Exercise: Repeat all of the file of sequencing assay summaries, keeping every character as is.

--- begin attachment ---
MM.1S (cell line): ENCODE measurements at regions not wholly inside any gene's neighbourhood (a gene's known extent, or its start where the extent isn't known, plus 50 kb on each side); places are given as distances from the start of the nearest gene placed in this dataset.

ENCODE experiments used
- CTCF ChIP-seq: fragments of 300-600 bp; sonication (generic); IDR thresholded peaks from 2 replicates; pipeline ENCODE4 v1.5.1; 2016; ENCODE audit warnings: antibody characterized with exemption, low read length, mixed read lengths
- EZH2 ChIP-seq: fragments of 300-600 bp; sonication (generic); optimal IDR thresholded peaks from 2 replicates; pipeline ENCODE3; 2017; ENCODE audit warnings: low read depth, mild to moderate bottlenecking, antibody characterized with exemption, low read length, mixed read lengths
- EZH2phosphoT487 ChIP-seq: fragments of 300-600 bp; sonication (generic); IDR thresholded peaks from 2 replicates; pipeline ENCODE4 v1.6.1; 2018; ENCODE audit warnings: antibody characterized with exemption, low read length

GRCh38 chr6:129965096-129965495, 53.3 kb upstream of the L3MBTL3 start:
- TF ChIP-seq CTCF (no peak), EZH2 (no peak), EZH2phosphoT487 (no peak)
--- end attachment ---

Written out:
MM.1S (cell line): ENCODE measurements at regions not wholly inside any gene's neighbourhood (a gene's known extent, or its start where the extent isn't known, plus 50 kb on each side); places are given as distances from the start of the nearest gene placed in this dataset.

ENCODE experiments used
- CTCF ChIP-seq: fragments of 300-600 bp; sonication (generic); IDR thresholded peaks from 2 replicates; pipeline ENCODE4 v1.5.1; 2016; ENCODE audit warnings: antibody characterized with exemption, low read length, mixed read lengths
- EZH2 ChIP-seq: fragments of 300-600 bp; sonication (generic); optimal IDR thresholded peaks from 2 replicates; pipeline ENCODE3; 2017; ENCODE audit warnings: low read depth, mild to moderate bottlenecking, antibody characterized with exemption, low read length, mixed read lengths
- EZH2phosphoT487 ChIP-seq: fragments of 300-600 bp; sonication (generic); IDR thresholded peaks from 2 replicates; pipeline ENCODE4 v1.6.1; 2018; ENCODE audit warnings: antibody characterized with exemption, low read length

GRCh38 chr6:129965096-129965495, 53.3 kb upstream of the L3MBTL3 start:
- TF ChIP-seq CTCF (no peak), EZH2 (no peak), EZH2phosphoT487 (no peak)